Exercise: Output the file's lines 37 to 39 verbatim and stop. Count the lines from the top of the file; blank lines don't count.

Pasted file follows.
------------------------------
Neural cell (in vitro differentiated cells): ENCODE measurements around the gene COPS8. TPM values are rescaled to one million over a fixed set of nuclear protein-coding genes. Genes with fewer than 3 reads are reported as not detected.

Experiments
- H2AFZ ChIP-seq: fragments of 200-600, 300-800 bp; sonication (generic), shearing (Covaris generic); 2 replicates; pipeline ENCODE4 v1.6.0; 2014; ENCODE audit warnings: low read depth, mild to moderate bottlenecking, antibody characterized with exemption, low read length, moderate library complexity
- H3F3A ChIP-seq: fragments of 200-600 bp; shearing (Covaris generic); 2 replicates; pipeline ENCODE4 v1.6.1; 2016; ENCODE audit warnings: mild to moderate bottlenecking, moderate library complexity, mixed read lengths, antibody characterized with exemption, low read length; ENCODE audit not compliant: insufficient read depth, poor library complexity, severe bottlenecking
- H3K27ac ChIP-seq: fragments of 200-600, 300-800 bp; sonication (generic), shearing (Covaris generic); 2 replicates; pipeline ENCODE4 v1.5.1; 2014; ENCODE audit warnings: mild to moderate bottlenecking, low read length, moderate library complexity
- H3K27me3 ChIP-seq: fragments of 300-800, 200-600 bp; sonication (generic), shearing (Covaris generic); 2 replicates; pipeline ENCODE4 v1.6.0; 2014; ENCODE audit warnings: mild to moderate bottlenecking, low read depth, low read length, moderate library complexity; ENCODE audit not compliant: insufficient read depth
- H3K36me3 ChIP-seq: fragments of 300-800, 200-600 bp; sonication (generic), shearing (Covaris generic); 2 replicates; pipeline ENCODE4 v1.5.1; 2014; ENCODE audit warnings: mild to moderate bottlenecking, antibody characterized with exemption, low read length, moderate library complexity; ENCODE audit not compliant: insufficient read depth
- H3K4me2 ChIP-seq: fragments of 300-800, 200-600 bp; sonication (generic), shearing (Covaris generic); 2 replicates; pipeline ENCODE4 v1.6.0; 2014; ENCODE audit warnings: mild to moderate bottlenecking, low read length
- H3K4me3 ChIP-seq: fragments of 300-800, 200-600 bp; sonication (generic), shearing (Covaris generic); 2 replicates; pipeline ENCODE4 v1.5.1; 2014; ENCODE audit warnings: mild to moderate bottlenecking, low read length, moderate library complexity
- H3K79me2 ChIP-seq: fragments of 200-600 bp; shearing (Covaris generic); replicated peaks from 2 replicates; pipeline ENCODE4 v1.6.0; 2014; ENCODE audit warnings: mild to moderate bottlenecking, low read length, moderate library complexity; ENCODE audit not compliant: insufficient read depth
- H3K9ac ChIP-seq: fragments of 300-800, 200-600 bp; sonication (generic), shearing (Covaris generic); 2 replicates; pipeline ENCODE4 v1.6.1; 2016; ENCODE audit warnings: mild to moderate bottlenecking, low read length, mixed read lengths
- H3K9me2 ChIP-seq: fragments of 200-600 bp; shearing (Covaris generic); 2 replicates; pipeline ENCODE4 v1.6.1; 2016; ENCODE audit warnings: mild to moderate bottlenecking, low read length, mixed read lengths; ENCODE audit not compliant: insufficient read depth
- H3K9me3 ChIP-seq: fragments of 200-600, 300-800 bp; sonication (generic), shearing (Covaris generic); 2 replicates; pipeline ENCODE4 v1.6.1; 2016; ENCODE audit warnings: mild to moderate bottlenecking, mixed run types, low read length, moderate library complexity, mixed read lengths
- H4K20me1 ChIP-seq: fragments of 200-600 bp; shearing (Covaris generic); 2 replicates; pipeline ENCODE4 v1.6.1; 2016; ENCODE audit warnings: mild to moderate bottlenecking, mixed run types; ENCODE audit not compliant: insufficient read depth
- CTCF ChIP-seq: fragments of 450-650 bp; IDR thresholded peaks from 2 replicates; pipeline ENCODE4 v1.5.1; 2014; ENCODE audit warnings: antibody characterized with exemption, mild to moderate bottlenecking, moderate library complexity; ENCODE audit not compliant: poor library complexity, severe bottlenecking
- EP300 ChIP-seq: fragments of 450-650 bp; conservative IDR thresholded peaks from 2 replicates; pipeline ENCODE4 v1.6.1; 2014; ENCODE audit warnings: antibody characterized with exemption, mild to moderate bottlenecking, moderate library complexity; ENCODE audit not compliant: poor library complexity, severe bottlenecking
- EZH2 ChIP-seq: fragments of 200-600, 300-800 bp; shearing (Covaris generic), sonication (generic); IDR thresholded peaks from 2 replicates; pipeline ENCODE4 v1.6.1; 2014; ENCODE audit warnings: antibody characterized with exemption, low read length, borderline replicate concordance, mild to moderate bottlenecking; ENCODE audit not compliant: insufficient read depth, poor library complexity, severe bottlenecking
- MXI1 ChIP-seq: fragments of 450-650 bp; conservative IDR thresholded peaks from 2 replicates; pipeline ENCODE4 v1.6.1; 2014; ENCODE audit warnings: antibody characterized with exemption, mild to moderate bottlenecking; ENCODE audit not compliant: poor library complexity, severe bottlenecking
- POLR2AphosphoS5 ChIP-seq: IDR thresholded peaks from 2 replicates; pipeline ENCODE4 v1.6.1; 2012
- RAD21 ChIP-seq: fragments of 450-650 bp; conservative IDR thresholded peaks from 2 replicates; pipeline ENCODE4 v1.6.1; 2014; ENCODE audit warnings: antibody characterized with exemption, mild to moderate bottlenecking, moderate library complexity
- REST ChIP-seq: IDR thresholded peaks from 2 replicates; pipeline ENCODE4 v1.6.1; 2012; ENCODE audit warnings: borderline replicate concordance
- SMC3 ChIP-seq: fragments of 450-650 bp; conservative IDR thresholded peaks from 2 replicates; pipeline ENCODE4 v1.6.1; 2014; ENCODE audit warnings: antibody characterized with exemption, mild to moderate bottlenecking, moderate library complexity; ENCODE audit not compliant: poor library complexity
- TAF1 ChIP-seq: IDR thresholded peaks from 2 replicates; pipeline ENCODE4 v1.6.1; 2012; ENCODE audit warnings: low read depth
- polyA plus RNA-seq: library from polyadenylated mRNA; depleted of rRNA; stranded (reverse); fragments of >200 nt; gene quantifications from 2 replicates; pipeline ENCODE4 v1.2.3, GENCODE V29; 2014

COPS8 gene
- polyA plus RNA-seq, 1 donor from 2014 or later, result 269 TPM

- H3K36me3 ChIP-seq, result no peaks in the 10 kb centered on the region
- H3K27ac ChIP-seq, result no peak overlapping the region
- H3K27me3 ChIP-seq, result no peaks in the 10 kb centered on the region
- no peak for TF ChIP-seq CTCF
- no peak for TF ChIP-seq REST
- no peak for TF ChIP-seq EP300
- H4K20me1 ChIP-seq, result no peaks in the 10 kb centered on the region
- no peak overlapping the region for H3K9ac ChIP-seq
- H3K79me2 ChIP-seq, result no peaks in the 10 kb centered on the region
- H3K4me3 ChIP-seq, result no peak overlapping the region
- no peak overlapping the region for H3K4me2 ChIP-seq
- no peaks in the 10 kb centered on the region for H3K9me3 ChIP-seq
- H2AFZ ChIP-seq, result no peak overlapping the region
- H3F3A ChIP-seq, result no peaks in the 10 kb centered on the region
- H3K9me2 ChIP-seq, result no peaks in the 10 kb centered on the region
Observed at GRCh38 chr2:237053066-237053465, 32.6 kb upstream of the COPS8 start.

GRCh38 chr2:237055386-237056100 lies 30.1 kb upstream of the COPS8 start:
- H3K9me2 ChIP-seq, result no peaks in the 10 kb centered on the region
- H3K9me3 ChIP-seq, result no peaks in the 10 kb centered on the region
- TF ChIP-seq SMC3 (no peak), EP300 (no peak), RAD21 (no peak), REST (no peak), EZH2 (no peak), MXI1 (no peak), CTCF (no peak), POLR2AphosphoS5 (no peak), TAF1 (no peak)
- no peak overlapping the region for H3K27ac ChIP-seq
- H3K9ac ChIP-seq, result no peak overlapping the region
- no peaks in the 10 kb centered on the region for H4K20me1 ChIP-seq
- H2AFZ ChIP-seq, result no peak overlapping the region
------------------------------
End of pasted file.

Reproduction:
- no peak overlapping the region for H3K4me2 ChIP-seq
- no peaks in the 10 kb centered on the region for H3K9me3 ChIP-seq
- H2AFZ ChIP-seq, result no peak overlapping the region